It is also said that James and wife had no idea that their hotel was being used for such purposes, and that they are innocent victims of misplaced confidence in their agents, employees, and roomers. If this were true, guilty proprietors could always escape punishment by absenting themselves from the place of a crime and pleading innocence when their representatives are detected in committing an offense. In such circumstances the law holds the principals bound for the misconduct of their agents and employees.
With respect to the traffic in liquor, James admits knowledge of its illegal sale within a week after Cooper became a roomer, which would be the latter part of November. Notwithstanding this knowledge, he made no attempt to stop it until the middle of January, which was subsequent to the filing of the petition here.
With regard to the other feature of the case, we hold that James and wife are bound by the acts of their agents and servants.
Mr. Joyce, in his work on Law of Nuisances, p. 79, says: "And it is decided that a master, or owner of works, carried on for his profit by his agents or servants, is liable to be indicted for a public nuisance caused by acts of his workmen in carrying on the works, though done by them without his knowledge and contrary to his general orders."
The author, on page 77, says: "If a nuisance is created by his acts it is immaterial how innocent the intent was for the element of motive or intent does not enter into the question of nuisance, otherwise the maxim sic utere tuo ut alienum non laedas would be unwarrantably limited."
Upon this question the Supreme Court of Minnesota, in State ex rel. Robertson v. Wheeler, 131 Minn. 308, 312, 155 N.W. 90, 92, which was a suit to abate the use of a building as a house of ill fame, made this statement: "Her son had charge of the rental of the property. Of course, she is bound by the knowledge of her agent. An owner cannot leave his property in the hands of an agent, and avoid abatement proceedings by showing lack of personal knowledge. If his agent knows, he knows."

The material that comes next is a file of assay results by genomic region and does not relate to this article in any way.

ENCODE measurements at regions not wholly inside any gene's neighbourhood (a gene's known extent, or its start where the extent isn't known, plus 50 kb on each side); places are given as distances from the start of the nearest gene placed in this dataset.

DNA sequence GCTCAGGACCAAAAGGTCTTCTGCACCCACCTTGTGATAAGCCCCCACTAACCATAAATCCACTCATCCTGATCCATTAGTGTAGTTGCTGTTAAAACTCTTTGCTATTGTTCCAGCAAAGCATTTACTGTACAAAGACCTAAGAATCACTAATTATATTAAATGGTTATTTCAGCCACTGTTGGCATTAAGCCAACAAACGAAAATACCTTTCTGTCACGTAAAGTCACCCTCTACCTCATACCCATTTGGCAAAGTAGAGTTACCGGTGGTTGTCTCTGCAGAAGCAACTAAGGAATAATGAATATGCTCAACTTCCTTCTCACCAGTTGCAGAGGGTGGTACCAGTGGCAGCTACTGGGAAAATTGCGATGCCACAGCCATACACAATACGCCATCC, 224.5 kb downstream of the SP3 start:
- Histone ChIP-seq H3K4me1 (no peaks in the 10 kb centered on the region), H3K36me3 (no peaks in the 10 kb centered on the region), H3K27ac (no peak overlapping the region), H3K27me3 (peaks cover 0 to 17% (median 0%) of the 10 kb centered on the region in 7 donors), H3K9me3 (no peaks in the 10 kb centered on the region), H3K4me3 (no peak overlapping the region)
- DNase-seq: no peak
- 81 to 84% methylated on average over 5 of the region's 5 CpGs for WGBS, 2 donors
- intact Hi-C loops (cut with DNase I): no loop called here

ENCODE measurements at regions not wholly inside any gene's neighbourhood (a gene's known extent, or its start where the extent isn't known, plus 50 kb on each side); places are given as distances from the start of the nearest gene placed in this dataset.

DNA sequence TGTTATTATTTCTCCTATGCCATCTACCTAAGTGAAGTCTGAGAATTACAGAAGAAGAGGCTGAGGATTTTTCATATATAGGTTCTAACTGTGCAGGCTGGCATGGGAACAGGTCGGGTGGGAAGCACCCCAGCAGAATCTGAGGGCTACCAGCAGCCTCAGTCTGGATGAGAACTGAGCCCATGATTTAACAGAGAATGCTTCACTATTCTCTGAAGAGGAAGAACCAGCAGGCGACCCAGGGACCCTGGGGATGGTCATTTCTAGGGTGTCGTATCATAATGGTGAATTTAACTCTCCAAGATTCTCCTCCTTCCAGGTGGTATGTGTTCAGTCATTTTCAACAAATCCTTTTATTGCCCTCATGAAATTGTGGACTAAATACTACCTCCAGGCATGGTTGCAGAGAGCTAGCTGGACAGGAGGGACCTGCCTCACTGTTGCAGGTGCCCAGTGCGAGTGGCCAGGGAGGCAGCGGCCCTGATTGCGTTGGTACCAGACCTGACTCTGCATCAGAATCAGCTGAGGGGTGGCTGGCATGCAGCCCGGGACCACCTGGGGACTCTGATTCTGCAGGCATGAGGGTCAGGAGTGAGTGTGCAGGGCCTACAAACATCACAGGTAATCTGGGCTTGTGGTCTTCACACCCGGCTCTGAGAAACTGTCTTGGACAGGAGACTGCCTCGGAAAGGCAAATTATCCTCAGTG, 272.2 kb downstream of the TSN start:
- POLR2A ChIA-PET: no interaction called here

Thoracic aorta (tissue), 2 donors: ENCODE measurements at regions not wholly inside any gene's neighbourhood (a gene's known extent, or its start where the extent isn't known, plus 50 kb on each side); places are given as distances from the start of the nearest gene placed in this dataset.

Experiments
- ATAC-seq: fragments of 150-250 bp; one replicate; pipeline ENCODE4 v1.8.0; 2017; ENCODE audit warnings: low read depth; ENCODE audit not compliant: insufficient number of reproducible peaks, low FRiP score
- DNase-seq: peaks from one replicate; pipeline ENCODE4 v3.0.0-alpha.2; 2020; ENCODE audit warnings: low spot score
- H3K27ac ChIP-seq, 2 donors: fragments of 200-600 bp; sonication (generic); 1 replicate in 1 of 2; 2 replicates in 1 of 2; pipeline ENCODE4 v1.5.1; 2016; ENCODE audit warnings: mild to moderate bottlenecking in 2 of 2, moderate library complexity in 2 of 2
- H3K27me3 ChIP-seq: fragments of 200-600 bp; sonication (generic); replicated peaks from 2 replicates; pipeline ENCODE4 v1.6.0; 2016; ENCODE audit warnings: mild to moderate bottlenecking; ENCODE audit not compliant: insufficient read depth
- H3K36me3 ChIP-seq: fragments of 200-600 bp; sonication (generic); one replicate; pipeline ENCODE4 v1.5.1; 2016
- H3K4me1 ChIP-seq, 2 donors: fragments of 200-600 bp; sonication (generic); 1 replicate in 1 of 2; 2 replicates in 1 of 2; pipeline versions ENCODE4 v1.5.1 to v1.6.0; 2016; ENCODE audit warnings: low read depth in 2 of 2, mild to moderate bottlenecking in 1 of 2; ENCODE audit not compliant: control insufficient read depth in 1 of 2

While there is conflict in the authorities, the majority of cases take the view that knowledge by, or notice to, the owner of a hotel or building of its illegal use by the lessee as a gambling resort or an assignation house, is not necessary as a condition of the abatement by injunction of such public nuisance as against the owner. See State ex rel. Bailes v. Guardian Realty Co., 237 Ala. 201, 186 So. 168, 170, 121 A.L.R. 634, and cases cited therein. Also cases collected in the annotation in 121 A.L.R. beginning at page 643.
In the opinion in the Bailes Case it is said:
"It must also be remembered that the statute imposes no penalty upon the owner, nor does it act retroactively, its whole purpose is prospective, having for its sole object and aim, the prevention, by injunction, of a continuation of the illegal use of the property. The owner's property is not padlocked, nor taken from him on account of the illegal use of it by his tenant, but he is enjoined from allowing a continuation of that use, that is, he is required to see to it that the property is not again diverted from lawful use and converted into a nuisance.